Another result of the lack of medication is that the creatures are not only more prevalent, but they have become more active beings, beginning just as loud voices scuffling in the attics then speaking directly to Spider (“kill her”) and now openly mocking and ridiculing the narrator. Rather than subject himself to this torture, the narrator pulls himself aside and leaves Spider behind. In this way, he can be Dennis and he can be on the stronger side; he can be one of the crowd and join with the creatures in the attic, mocking the deformed Spider rather than sitting weak and lonely, the object of their ridicule. Through the mechanics of blame and desperation to separate himself from the part responsible for his mother’s death, the narrator begins to show, for the first time, the origins of his schizophrenia that are based in the need to shift blame from himself. In doing so, Dennis displays an acute sense of understanding of social norms. He attempts to convince himself of his normality and sanity by casting out and chastising the “other”, the Spider, within him. He uses the mentally disabled part of himself as a scapegoat for the actions for which he is too weak to take responsibility.

Written by Mairin Martin

November 1st, 2010 at 9:44 am

McGrath on the Problem of Drawing on Psychiatry for a Fiction Writer

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Thought some of you might find this interesting– McGrath talks specifically here about mental illness and Spider.

Written by gormanda

October 29th, 2010 at 1:08 pm

Sarah Roop’s Formal Blog Post on Patrick McGrath’s Spider, Part 2

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“(I know this feeling, I too have been tormented in this way, I too have felt them clacking and clicking round the back of my head like the teeth of a hound, like a cloud of chattering gnats, in fact the sound is rarely absent, though most of the time it is mercifully subdued, more of a hum than anything else.)” pg. 88

Plagued by images that haunt his mind, Denis, known as Spider, is left to live in the horrors he has witnessed and those that his mind creates and tends to dwell upon. As a young child, Spider’s father commits the horrific crime of murder, which impacts Spider’s life and his memories surrounding that time in his life.  Spider’s narrative demonstrates his impressive mental capability for remembering the facts and details of a situation, however he does not relay his own feelings and reactions to the story. After his father comes to realize the fullness of his actions of killing his wife, about two days after the murder, a wave hits him. It is to this is what Spider is relating to in the passage. He describes his head as an epicenter of perceptions, a constant and dull part of his life. It is through this passage that it is shown that the loss of control illustrated overwhelms Spider after the loss of his mother and does not permit him to fully grasp the situation.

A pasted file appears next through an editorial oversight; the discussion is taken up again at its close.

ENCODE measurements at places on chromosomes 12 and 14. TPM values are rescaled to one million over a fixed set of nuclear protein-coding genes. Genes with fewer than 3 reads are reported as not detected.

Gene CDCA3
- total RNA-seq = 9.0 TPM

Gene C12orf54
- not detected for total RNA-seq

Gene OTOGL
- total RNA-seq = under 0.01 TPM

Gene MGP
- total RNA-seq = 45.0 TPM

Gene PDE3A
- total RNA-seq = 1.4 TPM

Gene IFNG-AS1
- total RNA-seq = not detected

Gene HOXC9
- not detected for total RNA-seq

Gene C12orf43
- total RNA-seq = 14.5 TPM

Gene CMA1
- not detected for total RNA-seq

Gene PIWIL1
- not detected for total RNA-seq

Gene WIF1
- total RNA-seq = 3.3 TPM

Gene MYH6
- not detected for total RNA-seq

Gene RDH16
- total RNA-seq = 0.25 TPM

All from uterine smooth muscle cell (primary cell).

The narrative of Spider’s life lacks complexity and great emotion that is often present, especially after a young child loses their mother. He is left unaware of the full situation for a period of time, simply recounting the details of the home and the smell of his father’s mistress, Hilda Wilkinson. He admits to not knowing where his mother was, and wonders where she has gone? But he does not appear to go looking for her, instead retreats to his room or spies on his father and Hilda Wilkinson. It is as if he is unable to fully comprehend at the time, that she is gone. Spider’s narrative then comes back to the present, and he states that “familiar running together of past and present has occurred”, as he is unable to differentiate the fine line in his mind. The jumble in his mind relates to the “clanking and clicking”, and though he says it is often subdued, it overwhelms him to the point that it interferes with his mental processes. A constant hum can be as excruciating as the chaos itself.

The memory and loss of his mother left Spider in a state of shock, lost to confusion. In turn, this added to the disarray that he identified in the back of his mind. The inability to completely realize and comprehend left Spider at a disadvantage. The event further illuminated that Spider is victim to his mind, as he simply describes his surroundings in a blunt, matter-of-fact manner.

Written by sroop

October 29th, 2010 at 11:29 am

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Susan’s Formal Post on Patrick McGrath’s Spider, part 1